Shawn Hays: Well, I might feel differently down the road on this, so this is only coming from my opinion right now, but I really believe that to come from another industry in here and understand what the day to day salesman with Fixed-Op, what your daily technician, your service advisor, what they go through. I think you really have to be in the business to understand it and be able to not only empathize but make sure that you put the processes in place to make them effective and great. All right? So, I don’t agree that somebody should come out of the industry without selling cars, spending time, being in a Fixed-Ops, spending time being in the service advisor role, something. They need to understand what it is to be on the grind every day in a dealership. Now, can a Fixed-Op person be a front of the house? Can it be a GM? Yes, I think that can happen. But to come from out of the industry and not understand at all any parts of a dealership, but just to understand how to be a manager, I wouldn’t hire that person.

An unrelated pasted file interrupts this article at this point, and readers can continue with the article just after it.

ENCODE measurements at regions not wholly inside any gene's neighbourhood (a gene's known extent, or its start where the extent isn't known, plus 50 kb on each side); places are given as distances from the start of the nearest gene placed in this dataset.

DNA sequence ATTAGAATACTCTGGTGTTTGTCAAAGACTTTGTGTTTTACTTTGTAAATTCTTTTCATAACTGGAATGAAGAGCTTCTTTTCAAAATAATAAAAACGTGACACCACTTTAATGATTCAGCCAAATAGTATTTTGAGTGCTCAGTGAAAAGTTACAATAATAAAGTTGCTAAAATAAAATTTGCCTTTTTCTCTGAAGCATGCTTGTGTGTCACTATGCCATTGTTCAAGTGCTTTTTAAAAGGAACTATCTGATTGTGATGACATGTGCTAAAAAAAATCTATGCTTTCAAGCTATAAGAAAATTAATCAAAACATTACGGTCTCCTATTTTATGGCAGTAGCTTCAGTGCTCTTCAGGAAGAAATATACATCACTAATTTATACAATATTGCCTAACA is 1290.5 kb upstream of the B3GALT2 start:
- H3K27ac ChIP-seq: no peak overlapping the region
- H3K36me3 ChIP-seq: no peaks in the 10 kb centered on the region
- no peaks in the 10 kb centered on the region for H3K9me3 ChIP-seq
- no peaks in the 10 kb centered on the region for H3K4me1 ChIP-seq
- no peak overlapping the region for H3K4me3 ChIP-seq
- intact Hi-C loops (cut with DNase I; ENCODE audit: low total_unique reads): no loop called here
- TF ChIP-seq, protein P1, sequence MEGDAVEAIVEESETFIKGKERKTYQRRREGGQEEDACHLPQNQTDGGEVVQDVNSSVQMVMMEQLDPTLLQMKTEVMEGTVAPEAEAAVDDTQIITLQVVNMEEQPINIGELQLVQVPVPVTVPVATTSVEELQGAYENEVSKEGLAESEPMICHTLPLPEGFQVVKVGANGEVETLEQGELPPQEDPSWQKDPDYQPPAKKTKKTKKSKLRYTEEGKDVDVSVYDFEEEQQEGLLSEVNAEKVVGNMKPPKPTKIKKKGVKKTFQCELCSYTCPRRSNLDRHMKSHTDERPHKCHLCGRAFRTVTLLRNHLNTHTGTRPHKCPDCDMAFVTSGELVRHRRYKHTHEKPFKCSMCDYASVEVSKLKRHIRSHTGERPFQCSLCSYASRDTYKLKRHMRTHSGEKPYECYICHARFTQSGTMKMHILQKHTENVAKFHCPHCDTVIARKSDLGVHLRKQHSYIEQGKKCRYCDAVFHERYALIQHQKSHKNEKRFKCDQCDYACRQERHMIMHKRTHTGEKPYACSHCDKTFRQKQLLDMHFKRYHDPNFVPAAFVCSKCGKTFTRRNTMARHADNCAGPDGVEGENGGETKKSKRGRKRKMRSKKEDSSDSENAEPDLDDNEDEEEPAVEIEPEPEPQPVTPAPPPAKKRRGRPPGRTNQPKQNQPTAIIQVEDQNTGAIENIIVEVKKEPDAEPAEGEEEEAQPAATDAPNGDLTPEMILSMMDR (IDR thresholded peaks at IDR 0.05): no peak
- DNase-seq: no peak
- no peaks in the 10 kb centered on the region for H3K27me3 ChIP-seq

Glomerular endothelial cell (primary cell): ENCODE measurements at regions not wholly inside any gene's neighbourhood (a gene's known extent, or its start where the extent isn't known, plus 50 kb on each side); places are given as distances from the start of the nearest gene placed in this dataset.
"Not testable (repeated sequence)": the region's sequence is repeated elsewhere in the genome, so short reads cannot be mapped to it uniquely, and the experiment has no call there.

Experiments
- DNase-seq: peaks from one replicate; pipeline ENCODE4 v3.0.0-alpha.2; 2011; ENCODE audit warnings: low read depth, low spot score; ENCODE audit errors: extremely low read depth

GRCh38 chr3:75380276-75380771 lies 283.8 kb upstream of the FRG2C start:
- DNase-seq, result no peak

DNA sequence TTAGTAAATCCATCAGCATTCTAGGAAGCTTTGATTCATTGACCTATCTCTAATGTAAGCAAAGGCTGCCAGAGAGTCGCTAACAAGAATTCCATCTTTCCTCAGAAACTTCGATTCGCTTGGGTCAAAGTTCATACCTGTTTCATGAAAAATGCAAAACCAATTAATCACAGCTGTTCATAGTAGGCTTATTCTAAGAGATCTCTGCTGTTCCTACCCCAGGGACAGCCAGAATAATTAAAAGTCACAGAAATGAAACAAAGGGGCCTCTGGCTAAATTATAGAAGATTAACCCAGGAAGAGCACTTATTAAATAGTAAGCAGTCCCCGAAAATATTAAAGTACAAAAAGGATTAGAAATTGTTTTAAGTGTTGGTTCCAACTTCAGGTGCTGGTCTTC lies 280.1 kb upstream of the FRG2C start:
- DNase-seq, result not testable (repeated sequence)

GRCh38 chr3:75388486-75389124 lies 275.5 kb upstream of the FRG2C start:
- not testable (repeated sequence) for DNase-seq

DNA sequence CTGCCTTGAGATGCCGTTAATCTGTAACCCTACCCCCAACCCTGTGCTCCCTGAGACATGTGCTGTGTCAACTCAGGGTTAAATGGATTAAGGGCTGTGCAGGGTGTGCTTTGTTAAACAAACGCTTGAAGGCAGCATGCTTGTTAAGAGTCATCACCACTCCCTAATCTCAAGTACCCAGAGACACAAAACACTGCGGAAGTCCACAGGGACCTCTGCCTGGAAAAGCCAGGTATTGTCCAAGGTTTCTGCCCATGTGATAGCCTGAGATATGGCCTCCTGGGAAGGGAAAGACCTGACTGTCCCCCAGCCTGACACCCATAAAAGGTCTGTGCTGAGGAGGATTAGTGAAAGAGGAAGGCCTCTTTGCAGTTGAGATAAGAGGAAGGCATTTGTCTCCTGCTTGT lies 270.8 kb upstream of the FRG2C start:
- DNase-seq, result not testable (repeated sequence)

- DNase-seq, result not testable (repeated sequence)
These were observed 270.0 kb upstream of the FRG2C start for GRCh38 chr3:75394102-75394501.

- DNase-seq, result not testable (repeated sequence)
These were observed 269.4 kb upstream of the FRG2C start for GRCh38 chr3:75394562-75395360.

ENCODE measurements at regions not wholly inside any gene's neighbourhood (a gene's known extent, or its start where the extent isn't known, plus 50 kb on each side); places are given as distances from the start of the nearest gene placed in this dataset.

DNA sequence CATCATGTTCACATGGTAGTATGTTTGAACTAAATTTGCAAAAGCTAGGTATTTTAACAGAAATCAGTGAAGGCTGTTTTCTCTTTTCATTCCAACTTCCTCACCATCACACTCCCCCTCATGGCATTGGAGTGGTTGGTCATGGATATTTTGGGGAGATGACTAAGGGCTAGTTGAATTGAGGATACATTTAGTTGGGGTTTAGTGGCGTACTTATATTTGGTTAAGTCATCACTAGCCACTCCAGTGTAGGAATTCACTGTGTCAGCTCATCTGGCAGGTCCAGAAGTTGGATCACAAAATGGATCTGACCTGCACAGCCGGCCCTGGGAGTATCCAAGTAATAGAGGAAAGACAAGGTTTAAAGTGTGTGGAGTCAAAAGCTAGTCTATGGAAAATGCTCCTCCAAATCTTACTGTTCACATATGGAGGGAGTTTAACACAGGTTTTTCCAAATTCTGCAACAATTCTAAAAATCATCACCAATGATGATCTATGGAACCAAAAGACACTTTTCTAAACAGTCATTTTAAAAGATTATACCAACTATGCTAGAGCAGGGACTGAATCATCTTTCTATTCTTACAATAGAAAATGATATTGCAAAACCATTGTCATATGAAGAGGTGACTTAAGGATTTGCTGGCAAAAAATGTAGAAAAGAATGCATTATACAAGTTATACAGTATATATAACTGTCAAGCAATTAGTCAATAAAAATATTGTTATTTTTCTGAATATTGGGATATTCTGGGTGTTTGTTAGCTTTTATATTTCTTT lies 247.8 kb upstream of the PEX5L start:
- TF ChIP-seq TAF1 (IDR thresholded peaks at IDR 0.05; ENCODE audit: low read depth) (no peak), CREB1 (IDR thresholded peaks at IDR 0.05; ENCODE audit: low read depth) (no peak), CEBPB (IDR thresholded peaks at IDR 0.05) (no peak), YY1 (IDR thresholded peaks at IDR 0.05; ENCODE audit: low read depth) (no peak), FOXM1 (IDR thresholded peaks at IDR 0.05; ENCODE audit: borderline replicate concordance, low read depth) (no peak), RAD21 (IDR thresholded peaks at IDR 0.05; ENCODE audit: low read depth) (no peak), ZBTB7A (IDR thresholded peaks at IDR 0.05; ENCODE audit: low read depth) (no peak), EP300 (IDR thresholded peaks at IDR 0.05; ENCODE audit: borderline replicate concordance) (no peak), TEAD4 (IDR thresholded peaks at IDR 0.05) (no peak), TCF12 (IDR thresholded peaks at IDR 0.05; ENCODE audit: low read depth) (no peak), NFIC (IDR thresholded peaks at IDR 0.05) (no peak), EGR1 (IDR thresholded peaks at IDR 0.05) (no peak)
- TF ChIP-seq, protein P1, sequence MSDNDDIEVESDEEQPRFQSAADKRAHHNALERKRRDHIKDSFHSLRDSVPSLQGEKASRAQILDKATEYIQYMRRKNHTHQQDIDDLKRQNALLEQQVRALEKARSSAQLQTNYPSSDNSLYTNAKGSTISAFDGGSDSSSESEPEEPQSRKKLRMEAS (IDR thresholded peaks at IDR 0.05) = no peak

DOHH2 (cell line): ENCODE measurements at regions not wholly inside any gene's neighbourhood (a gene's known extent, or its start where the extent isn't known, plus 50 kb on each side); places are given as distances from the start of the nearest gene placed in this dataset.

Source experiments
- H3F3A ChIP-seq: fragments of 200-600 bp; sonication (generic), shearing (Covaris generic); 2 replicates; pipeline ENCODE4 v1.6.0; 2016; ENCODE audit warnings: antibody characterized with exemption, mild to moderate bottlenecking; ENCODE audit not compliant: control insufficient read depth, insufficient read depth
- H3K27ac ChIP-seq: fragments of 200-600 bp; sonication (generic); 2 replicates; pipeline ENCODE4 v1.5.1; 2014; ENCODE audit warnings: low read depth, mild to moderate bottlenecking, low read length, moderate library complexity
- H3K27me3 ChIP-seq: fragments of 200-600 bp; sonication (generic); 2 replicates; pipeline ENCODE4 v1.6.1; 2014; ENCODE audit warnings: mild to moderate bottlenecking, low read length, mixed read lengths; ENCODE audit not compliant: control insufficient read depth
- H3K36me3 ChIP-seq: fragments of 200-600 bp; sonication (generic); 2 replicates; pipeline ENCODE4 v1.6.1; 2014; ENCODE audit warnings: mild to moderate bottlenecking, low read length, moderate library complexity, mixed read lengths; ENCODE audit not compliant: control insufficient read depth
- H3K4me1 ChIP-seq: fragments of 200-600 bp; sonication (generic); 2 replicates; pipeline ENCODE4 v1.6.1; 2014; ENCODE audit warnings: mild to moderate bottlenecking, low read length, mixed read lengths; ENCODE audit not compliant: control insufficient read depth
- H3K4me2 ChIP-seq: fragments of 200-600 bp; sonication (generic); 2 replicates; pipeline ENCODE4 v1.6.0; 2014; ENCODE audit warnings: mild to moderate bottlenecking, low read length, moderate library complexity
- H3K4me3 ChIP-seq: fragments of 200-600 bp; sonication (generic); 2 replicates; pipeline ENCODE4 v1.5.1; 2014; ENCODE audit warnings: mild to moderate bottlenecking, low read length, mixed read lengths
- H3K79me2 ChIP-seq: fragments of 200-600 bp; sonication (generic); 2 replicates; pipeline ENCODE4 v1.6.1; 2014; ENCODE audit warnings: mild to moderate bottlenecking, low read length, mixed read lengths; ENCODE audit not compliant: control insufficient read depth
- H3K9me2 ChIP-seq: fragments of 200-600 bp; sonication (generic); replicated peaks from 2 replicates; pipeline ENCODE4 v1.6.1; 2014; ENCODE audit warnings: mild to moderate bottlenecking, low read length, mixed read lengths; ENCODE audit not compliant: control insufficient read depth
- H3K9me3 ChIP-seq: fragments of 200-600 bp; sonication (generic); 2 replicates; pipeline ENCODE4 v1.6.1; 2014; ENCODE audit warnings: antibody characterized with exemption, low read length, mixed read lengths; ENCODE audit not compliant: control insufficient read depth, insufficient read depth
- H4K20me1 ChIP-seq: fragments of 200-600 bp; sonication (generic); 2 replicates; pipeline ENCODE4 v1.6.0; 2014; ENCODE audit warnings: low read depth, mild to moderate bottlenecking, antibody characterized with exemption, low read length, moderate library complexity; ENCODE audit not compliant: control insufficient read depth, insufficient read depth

Jim Fitzpatrick: And as it relates to salespeople in your environment at that store now, how many times would the sales team be in training? Is it something that you see weekly, biweekly, every day? And then the followup is who in the dealership trains the salespeople?

Shawn Hays: Well, we’re probably a little bit smaller dealership than what I came from before. You know, being with Dan Cummins who had 40 sales people. Here, we have nine.

Jim Fitzpatrick: Right.